While visiting my sister-in-law a while back, we watched the movie version of Man of La Mancha. It stars Peter O’Toole as Don Quixote, Sophia Loren as Aldonza, and James Coco as Sancho Panza. I will admit at the top that I prefer the Broadway casting. Richard Kiley embodied Don Quixote almost entirely. The only other case I’ve seen of an actor so completely embodying his character was William Daniels in 1776.
Despite the casting, the movie is quite good. It is a pretty faithful rendition of the Broadway musical, which concerns Miguel de Cervantes, the Spanish writer, and his character Don Quixote de La Mancha. In the musical, Cervantes is a prisoner of the Inquisition and the prisoners act out the story in the cell.
Don Quixote is Alonzo Quijana, an elderly Spanish landowner who has read a lot of books about knights-errant and is out to restore the ethic of chivalry to his society. He and his friend Sancho go off in search of dragons to slay. Instead, they encounter windmills and other such items, and they stop at an inn (which Don Quixote insists is a castle) where the innkeeper formally dubs him.
While there, they encounter the scullery maid Aldonza, whom Don Quixote declares to be his noble lady Dulcinea. One of the most beautiful songs in the show is his paean to Dulcinea. Aldonza, of course, rejects him completely, but winds up taking his side in a “battle.”
Don Quixote continues to fight to restore the noble ideals of the knights-errant until he is felled. At the end, back at his estate and restored to his identity as Alonso Quijana, he is visited, first by Sancho and then by Aldonza, who has completely transformed. She now sees herself as Dulcinea. She encourages Don Quixote to get back out in the world.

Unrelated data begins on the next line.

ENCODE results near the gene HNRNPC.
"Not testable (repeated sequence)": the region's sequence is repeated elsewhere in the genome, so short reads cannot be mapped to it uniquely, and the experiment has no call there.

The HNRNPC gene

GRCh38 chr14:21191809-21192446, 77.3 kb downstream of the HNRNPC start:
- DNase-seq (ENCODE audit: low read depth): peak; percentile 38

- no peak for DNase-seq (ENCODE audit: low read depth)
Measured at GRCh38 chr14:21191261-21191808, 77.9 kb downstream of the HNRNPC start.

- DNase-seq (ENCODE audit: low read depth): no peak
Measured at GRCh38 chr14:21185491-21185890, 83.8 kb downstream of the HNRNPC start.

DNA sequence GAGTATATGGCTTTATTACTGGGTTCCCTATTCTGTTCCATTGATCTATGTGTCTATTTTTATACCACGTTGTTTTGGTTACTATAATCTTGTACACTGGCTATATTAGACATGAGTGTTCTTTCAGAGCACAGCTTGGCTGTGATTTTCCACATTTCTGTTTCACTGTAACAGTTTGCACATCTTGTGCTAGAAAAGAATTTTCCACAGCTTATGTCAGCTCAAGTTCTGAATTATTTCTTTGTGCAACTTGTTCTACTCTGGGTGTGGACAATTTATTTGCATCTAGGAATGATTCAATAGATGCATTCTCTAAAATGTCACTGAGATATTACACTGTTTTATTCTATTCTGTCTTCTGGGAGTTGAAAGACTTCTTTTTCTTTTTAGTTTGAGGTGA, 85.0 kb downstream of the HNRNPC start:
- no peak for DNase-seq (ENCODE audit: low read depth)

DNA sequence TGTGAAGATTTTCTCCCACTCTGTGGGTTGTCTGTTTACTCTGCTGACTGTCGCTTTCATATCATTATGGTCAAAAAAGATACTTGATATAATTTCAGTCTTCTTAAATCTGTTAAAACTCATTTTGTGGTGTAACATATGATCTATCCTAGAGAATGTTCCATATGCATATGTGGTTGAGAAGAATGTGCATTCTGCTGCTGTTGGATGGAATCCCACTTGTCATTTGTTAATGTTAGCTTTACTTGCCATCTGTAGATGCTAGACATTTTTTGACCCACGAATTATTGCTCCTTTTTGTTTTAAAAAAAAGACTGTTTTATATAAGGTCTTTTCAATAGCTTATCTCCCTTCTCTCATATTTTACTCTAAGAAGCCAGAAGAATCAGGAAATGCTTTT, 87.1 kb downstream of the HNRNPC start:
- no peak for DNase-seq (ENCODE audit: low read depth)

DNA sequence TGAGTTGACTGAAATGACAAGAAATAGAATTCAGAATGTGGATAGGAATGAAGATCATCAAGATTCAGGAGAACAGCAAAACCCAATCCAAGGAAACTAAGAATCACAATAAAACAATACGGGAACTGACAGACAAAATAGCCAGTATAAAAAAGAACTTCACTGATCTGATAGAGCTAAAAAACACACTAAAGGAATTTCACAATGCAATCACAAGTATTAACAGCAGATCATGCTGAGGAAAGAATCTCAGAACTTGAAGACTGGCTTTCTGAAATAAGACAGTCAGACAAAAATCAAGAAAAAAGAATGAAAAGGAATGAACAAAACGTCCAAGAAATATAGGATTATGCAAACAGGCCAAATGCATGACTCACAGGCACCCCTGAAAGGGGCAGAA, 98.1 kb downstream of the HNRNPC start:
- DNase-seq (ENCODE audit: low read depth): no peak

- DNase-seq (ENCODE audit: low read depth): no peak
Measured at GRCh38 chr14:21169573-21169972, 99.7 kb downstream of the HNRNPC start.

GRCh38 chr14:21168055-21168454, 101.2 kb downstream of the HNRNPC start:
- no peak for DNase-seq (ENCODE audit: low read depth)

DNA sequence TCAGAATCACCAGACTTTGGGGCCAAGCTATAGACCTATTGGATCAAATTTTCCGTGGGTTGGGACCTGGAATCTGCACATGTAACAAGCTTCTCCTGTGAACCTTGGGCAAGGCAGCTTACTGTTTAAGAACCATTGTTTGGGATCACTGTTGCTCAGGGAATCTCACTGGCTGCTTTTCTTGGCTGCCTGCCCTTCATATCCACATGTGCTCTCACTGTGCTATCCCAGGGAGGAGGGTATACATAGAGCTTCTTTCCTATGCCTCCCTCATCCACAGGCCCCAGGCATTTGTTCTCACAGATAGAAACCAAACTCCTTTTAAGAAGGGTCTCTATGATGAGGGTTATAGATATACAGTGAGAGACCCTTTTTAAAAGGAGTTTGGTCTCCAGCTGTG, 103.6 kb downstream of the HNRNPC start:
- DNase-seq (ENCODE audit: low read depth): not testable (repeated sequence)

We can learn a couple of lessons from the book Don Quixote, and from Man of La Mancha. First, whatever your vision is, follow it, no matter how many windmills stand in your way or how many seemingly ridiculous battles you have to fight. The most famous song from the show, “The Impossible Dream”, sets out Don Quixote’s vision and his quest. Do you have a vision? Are you willing “to follow that star, no matter how hopeless, no matter how far”?
The other lesson is in the form of a question. How do you see yourself? Who do you think you are? Do you see yourself as an Aldonza or as a noble Dulcinea? How you see yourself will define how you are in the world. Look how Don Quixote transforms Aldonza. Look who she becomes. If your life is not in a place you like, you too can make that transformation. You can change your inner Aldonza into Dulcinea.
This is a powerful, lovely, and very entertaining movie. If you haven’t seen Man of La Mancha in some form, I recommend that you do so.